Alzheimer’s, homophobia, transphobia, immigration, the 1960s, and emojis: These were some of the subjects in the 15th annual New York Musical Festival, or NYMF, which presented 30 musicals – a mix of full productions, concerts and readings – over the last four weeks.
Since 2004, NYMF has featured more than 400 musicals that were each in their relatively early gestation periods. One of these was a show about a family dealing with mental illness, which was entitled Feeling Electric, but was re-titled Next to Normal by the time it went to Broadway, where it won three Tony Awards and the Pulitzer Prize.
Three other NYMF musicals went on to Broadway; others have hit the regional circuit: 23 have been nominated for Helen Hayes Awards, nine of which won.
Implicit in these statistics, of course, is how difficult it is to create a successful musical – shows that work on every level, story, lyrics, music, production – and that find their audience.
But even if the festival in any given year won’t necessarily give you an early glimpse at a future hit, it offers musicals that work wonderfully on some levels, and that you might not otherwise get to see. Here are some highlights from the 2018 NYMF. I extract from my reviews what I thought worked about each show and link to the reviews themselves, which also pointed out what I thought needed work.
Emojiland was set inside a smart phone that is about to undergo a software update, which presents the inhabitants with a “textistential” crisis. The residents are all emojis, and the impersonation of icons ranging from Smiley Face (who’s depressed inside) to Pile of Poo (who gets an improbably show-stopping number) is what largely made this musical so entertaining. It helped that the performers were pros, such as Broadway veterans Josh Lamon (Groundhog Day) and Lesli Margherita (Matilda) as the Prince and Princess emojis. Standouts also included the couple who wrote the book, music and lyrics, Keith Harrison as Nerd Face and Laura Nicole Harrison as Smiley Face.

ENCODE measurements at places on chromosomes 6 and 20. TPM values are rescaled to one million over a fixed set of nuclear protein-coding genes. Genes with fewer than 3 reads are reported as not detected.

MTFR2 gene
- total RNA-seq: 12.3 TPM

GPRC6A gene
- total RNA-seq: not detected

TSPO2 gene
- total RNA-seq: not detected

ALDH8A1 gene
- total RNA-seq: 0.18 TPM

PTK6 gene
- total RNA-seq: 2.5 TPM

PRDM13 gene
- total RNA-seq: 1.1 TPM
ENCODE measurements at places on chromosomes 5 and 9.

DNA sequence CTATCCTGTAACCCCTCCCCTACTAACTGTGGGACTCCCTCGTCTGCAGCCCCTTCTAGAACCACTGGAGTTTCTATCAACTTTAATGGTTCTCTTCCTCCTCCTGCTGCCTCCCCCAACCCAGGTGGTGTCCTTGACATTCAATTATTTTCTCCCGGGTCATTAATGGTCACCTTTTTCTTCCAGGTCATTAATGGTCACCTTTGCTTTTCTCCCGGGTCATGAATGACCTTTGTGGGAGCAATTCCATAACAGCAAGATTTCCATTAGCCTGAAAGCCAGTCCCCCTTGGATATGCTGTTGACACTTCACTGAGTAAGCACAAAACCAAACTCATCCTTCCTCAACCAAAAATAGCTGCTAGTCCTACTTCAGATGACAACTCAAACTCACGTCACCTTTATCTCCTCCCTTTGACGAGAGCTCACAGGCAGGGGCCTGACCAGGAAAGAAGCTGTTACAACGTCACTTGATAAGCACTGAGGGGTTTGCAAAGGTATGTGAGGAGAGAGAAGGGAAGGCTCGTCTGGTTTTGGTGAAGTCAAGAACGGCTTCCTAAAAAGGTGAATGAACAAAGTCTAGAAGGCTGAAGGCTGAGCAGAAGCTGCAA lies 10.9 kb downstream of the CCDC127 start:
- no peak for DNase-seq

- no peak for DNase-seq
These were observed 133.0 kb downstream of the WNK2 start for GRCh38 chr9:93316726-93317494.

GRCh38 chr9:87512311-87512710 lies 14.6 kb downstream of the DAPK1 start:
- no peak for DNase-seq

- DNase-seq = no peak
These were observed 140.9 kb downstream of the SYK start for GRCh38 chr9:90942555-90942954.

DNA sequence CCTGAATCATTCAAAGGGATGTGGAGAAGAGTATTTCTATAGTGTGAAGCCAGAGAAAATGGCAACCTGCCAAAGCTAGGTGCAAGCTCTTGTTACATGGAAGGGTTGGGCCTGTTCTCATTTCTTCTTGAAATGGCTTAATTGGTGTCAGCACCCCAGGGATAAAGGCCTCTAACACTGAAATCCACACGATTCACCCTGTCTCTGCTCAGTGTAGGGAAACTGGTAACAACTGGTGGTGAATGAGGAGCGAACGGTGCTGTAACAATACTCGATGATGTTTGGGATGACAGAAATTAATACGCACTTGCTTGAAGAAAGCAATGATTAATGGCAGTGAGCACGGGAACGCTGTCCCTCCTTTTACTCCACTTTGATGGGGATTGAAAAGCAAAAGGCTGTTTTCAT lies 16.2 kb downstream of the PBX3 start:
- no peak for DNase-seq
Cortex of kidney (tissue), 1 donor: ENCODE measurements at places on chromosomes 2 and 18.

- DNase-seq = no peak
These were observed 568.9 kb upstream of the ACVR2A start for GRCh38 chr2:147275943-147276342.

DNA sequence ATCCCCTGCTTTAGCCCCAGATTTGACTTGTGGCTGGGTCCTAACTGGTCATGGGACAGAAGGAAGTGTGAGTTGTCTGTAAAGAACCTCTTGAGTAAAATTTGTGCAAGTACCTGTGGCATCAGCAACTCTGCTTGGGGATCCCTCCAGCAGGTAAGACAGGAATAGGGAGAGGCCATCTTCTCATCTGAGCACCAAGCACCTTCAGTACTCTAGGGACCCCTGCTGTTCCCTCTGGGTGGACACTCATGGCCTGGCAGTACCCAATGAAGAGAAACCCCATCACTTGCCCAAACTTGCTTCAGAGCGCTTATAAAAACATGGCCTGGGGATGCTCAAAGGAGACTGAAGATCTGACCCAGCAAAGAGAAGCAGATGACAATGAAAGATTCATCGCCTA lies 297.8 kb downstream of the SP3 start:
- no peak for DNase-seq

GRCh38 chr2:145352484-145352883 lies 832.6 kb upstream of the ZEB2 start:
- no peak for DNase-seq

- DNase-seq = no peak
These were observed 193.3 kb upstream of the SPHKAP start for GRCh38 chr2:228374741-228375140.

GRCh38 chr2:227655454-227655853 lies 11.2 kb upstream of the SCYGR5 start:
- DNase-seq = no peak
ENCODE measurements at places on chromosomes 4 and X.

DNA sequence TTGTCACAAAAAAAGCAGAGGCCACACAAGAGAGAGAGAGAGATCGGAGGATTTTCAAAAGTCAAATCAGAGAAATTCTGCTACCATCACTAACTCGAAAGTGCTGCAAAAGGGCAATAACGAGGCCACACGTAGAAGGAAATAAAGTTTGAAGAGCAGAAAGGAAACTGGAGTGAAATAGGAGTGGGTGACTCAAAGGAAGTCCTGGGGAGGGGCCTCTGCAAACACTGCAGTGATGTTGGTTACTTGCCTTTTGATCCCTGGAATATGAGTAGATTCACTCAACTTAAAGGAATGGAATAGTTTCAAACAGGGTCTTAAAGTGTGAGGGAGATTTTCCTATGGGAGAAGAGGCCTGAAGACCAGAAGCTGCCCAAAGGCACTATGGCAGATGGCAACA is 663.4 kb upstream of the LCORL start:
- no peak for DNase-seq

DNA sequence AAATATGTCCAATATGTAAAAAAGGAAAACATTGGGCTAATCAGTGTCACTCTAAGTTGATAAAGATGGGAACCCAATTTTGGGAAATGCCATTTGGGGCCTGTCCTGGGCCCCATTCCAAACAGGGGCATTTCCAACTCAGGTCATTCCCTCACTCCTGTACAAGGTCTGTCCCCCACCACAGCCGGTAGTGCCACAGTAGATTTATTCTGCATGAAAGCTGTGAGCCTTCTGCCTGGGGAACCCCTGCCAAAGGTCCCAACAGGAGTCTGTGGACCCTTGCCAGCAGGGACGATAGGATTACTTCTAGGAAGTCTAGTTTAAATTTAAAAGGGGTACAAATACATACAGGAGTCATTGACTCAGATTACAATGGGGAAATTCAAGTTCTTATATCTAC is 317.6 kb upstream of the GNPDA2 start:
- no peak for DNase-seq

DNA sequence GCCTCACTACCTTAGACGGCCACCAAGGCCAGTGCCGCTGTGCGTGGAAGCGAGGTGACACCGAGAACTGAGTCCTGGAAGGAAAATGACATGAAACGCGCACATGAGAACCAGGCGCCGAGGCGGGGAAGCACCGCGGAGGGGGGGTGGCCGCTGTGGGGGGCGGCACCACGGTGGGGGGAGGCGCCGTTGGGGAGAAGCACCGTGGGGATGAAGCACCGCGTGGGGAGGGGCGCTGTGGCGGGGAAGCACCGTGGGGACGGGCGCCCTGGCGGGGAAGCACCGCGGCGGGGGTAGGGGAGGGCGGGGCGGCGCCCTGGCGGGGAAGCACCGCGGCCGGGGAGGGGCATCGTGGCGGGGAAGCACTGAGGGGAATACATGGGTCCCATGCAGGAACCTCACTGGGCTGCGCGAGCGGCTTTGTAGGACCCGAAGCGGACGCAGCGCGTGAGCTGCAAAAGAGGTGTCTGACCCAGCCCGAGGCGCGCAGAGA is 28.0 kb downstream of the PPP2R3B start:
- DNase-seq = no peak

It’s worth noting that even in this deliberately silly enterprise, there were nods to political relevance: the Prince and Princess insist on the building of a (fire)wall to prevent the entry of new alien emojis.
Indeed, most of the dozen full productions in this year’s festival focused on serious issues. If Sand Were Stone presented how a woman (Trish Lindstr?m) deteriorates from Alzheimer’s over a span of two years, and its effect on her husband and daughter.
The cleverly named Interstate is nearly a primer on the challenges of being transgender in America. It features a road trip taken by a musical duo with a similar biography to the two creators of the musical, who also toured the country as a musical duo — Kit Yan, a Chinese-born trans man and spoken word poet, and Melissa Li, an Asian-American lesbian who is a composer and guitarist. Alternating with the road trip is the story of a fan of the duo, a 16-year-old South Asian living in Kentucky (Sushma Saha) who comes out as a trans man and goes through a psychological and social transition in front of us. The 15 Yan/Li songs are a pleasing mix of lyrical pop songs and hard-charging rock, with lyrics that are variously clever, graceful or blunt.